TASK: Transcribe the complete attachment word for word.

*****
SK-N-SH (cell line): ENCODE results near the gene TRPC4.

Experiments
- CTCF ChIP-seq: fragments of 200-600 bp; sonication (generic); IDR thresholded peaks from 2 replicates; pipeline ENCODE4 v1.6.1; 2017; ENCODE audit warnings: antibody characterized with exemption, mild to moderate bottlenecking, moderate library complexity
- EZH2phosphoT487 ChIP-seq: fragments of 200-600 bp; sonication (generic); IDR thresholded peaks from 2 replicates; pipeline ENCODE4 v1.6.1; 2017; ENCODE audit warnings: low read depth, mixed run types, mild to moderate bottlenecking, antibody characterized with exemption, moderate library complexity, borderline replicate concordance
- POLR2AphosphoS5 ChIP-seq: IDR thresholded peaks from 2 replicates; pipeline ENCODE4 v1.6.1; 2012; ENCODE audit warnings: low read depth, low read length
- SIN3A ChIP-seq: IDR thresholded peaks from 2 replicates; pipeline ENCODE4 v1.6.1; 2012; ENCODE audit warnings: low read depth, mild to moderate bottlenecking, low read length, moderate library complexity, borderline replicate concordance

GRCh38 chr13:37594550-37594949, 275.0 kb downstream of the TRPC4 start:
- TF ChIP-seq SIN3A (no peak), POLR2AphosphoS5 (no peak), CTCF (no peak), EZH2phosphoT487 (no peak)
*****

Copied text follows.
SK-N-SH (cell line): ENCODE results near the gene TRPC4.

Experiments
- CTCF ChIP-seq: fragments of 200-600 bp; sonication (generic); IDR thresholded peaks from 2 replicates; pipeline ENCODE4 v1.6.1; 2017; ENCODE audit warnings: antibody characterized with exemption, mild to moderate bottlenecking, moderate library complexity
- EZH2phosphoT487 ChIP-seq: fragments of 200-600 bp; sonication (generic); IDR thresholded peaks from 2 replicates; pipeline ENCODE4 v1.6.1; 2017; ENCODE audit warnings: low read depth, mixed run types, mild to moderate bottlenecking, antibody characterized with exemption, moderate library complexity, borderline replicate concordance
- POLR2AphosphoS5 ChIP-seq: IDR thresholded peaks from 2 replicates; pipeline ENCODE4 v1.6.1; 2012; ENCODE audit warnings: low read depth, low read length
- SIN3A ChIP-seq: IDR thresholded peaks from 2 replicates; pipeline ENCODE4 v1.6.1; 2012; ENCODE audit warnings: low read depth, mild to moderate bottlenecking, low read length, moderate library complexity, borderline replicate concordance

GRCh38 chr13:37594550-37594949, 275.0 kb downstream of the TRPC4 start:
- TF ChIP-seq SIN3A (no peak), POLR2AphosphoS5 (no peak), CTCF (no peak), EZH2phosphoT487 (no peak)